The Climate-Change Debate’s Sustainability


There is nothing new under the sun.

This is a minor history lesson, on how while some things change, others remain the same.

And it has more to do with how the climate-change debate began for me, than current scientific and political debate on whether man is a significant contributor to the phenomenon.

I was first introduced to the concept of what was mostly referred to as “global warming” when then-Sen. Al Gore (D-Tenn.) held a sparsely attended news conference in early 1992 to introduce a short film about his new book — “Earth in the Balance” — which spoke not only of the “warming” phenomenon, greenhouse gases and the depletion of the ozone layer, but helped place the environment on the national agenda.

Taking a broader approach, the book focuses on the threats that everyday choices pose to our water, soil, and diversity of plant and animal life.

But, clearly, it was climate change that had caught Gore’s attention

There were maybe five of us there and my main reason for attendance was I was editor of a now-defunct publication known as The Greenhouse Effect Report. I am not sure who the other four in attendance were — or why they were there.

Needless to say the senator was surprised that so few made their presence known and graciously took the time to sit with me personally and explain the dangers that the man who would be vice president thought were ruining the earth.

The naysayers had already begun to raise their heads and the argument on whether man was responsible for changing his surroundings had begun with earnest.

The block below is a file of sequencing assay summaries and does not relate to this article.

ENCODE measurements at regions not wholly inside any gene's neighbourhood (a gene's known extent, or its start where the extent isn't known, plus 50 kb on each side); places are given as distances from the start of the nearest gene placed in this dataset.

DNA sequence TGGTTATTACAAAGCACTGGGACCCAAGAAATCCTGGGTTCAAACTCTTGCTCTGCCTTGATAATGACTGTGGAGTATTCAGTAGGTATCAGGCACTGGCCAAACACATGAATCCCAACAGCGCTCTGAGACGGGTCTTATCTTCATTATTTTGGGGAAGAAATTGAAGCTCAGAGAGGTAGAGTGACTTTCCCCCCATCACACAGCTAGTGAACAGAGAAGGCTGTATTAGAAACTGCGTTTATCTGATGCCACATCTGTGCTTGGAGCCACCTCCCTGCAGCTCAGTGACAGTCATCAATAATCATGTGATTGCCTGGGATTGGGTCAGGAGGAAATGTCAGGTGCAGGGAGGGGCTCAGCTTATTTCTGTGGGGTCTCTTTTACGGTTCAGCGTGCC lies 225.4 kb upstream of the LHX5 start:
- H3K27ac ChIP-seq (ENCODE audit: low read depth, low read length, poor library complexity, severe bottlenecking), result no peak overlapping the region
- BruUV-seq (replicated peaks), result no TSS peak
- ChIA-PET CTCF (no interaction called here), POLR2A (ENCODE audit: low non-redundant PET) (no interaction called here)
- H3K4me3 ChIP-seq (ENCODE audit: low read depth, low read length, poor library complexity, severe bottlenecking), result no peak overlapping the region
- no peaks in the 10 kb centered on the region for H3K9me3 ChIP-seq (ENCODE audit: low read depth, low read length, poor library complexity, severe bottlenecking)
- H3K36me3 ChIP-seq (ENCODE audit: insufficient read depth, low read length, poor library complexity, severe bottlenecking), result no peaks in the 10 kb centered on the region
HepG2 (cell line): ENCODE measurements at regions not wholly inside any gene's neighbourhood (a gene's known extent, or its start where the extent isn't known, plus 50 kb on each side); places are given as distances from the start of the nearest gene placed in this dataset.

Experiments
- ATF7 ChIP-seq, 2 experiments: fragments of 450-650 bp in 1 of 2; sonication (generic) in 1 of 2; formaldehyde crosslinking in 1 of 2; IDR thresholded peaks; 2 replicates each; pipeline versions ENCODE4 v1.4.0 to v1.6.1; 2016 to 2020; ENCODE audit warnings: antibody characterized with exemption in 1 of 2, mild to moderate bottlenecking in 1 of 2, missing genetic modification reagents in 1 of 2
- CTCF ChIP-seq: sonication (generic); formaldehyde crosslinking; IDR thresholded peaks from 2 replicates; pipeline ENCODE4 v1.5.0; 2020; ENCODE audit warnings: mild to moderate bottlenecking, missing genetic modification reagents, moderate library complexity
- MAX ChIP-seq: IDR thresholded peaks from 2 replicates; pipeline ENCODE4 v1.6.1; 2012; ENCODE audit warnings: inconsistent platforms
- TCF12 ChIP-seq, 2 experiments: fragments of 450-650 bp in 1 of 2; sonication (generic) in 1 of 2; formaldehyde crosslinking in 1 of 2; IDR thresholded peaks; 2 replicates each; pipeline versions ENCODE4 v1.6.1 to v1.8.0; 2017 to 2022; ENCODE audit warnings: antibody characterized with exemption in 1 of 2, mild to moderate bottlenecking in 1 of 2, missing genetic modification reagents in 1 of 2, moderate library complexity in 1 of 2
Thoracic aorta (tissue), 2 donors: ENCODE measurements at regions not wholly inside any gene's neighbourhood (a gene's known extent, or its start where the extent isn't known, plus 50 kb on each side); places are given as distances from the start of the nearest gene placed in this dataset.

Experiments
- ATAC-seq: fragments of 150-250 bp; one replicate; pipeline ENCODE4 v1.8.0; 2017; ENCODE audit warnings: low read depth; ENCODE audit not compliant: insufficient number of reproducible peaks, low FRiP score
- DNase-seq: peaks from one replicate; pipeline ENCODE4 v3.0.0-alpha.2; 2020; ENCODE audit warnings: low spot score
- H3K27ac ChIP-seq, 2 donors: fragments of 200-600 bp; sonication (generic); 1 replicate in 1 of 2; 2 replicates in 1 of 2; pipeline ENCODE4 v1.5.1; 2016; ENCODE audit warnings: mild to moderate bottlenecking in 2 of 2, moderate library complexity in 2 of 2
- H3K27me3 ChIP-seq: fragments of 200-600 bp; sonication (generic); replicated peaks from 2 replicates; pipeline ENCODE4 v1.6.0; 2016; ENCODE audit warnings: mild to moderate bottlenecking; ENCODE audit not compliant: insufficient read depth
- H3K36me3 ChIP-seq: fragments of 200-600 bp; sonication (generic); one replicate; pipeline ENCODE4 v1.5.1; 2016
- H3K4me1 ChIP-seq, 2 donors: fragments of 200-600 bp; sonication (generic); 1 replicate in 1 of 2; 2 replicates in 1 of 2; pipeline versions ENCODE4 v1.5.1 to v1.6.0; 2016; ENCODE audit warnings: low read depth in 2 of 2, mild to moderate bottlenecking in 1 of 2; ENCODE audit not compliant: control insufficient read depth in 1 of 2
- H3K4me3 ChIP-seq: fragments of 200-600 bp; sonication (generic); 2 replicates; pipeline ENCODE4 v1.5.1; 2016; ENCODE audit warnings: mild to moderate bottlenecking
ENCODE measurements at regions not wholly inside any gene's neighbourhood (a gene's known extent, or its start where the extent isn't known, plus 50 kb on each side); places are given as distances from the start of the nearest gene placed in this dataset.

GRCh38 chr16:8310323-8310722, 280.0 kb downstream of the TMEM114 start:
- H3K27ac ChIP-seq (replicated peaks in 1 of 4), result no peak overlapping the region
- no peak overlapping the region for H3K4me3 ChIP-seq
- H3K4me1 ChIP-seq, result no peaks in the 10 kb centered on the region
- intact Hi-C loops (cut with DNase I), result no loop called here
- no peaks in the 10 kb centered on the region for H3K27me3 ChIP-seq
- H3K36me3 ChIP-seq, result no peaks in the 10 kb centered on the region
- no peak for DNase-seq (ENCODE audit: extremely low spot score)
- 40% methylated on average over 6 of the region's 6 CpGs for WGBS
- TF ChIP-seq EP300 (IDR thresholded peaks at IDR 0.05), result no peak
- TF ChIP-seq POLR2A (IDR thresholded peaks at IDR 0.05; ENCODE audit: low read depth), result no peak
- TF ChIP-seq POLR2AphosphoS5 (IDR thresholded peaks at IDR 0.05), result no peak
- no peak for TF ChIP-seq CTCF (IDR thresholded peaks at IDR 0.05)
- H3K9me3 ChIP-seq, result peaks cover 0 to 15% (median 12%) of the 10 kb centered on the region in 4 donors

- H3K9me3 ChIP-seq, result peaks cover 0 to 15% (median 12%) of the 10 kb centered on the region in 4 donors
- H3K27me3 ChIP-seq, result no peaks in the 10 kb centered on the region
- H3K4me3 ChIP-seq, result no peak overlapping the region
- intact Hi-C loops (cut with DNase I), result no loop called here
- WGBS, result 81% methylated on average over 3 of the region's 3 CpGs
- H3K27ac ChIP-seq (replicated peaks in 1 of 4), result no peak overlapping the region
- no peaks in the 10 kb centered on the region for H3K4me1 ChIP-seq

My next direct encounter with the issues surrounding the environment, development and climate control, was later that year when I was sent to Rio de Janeiro to attend the first United Nations Conference on Environment and Development (UNCED).

Aside from being amazed at the attendance of dignitaries (I walked passed Fidel Castro and his entourage in awe), I was granted special access to many of the speakers as I had connections to then-EPA chief William K. Reilly, who represented the United States in what was also called the Earth Summit.

At that time, Third World countries complained that developed countries had no right to push emissions controls on their growing industries and even the United States was not willing to commit to a timetable for reducing greenhouse gas emissions as part of the Global Climate Convention.

UNCED Secretary General Maurice Strong said at a news conference at the time that one of his largest disappointments in the Global Climate Convention was the absence of timetables and specific targets for control of carbon dioxide and other gases.

Alden Meyer, of the Union of Concerned scientists, told me “It is a question of the glass being half full — but that also makes it half empty.”

So what has changed?

Studies continue; naysayers remain naysayers; some timetables have been set; and President Obama has called for emissions reductions, which also has fomented both financial and political discourse.

I am not here to make a judgment call. I leave that to greater experts than myself. I assume there will be comments, as I have left a significant amount of the debate to others.

However, when I see polar bears on slivers of ice with no where else to go, it is one of several phenomena that make me wonder.

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